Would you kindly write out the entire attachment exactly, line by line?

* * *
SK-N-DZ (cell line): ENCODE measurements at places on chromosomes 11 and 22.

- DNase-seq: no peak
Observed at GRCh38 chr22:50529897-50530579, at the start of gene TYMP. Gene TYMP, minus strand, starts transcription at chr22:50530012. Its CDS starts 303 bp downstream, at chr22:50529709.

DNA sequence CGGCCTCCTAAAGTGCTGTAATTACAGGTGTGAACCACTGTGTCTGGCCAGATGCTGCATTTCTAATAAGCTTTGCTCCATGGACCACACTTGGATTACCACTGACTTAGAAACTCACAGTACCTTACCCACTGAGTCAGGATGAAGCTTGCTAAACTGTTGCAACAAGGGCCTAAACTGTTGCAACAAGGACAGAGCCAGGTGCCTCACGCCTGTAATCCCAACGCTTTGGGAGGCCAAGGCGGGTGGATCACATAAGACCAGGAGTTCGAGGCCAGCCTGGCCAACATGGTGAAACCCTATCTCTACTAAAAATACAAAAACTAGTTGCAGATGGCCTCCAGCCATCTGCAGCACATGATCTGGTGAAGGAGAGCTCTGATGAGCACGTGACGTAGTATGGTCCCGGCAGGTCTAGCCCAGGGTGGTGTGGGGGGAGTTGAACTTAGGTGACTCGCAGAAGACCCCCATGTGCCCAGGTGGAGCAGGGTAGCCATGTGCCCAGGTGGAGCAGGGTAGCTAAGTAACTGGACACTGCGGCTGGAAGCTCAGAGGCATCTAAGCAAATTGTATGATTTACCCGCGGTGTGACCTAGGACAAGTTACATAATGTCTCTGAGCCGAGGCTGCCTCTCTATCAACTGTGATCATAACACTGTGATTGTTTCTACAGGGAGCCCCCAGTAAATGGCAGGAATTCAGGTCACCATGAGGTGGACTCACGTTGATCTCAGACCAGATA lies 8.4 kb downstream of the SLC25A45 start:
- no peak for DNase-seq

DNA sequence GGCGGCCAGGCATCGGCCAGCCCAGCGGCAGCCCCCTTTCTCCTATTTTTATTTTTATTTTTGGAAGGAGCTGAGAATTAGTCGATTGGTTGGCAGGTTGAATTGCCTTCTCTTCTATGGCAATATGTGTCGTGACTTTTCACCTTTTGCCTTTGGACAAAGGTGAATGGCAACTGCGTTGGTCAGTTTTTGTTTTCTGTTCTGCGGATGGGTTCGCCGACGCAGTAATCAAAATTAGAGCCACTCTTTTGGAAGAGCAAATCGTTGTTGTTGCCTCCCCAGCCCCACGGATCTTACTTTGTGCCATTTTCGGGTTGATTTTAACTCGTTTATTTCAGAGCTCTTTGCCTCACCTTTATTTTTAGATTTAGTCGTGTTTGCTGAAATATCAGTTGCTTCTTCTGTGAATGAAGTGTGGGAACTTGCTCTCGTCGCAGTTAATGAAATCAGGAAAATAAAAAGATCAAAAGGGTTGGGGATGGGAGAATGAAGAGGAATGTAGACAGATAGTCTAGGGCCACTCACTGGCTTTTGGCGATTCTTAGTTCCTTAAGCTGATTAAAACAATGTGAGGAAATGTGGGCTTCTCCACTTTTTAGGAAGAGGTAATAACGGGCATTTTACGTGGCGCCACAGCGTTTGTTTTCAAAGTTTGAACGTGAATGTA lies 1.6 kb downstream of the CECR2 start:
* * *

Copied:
SK-N-DZ (cell line): ENCODE measurements at places on chromosomes 11 and 22.

- DNase-seq: no peak
Observed at GRCh38 chr22:50529897-50530579, at the start of gene TYMP. Gene TYMP, minus strand, starts transcription at chr22:50530012. Its CDS starts 303 bp downstream, at chr22:50529709.

DNA sequence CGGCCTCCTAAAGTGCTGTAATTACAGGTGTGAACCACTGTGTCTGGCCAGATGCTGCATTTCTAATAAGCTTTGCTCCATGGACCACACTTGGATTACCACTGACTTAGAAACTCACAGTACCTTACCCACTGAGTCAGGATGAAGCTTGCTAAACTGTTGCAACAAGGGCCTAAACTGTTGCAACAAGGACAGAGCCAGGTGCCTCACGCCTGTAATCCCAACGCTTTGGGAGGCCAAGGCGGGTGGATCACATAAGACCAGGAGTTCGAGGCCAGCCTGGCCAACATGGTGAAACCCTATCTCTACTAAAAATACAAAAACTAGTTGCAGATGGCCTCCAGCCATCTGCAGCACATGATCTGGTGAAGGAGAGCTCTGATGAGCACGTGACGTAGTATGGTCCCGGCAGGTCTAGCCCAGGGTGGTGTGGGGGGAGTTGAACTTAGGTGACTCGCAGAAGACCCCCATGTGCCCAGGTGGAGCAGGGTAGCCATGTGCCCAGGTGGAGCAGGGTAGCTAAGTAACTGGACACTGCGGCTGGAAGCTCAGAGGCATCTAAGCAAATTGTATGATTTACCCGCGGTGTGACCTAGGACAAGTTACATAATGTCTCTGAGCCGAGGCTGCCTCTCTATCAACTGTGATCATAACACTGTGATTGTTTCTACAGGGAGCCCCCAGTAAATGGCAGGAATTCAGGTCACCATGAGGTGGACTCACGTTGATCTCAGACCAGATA lies 8.4 kb downstream of the SLC25A45 start:
- no peak for DNase-seq

DNA sequence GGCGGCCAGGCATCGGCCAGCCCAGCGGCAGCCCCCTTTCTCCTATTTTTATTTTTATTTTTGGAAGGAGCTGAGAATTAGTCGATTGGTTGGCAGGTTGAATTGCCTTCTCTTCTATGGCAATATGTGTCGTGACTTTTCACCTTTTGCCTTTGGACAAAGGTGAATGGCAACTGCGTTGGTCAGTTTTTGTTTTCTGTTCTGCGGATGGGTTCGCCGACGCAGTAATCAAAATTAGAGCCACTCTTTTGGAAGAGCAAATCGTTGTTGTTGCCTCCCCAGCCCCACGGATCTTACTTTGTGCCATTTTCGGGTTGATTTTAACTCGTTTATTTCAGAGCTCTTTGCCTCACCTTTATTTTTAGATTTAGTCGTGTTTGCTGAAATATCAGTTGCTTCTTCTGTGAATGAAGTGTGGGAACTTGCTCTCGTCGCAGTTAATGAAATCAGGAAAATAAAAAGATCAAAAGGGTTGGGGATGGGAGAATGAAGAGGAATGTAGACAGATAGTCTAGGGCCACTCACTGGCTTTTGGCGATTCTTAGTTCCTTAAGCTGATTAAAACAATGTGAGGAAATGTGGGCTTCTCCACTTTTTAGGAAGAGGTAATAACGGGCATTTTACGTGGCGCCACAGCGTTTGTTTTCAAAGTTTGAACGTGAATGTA lies 1.6 kb downstream of the CECR2 start: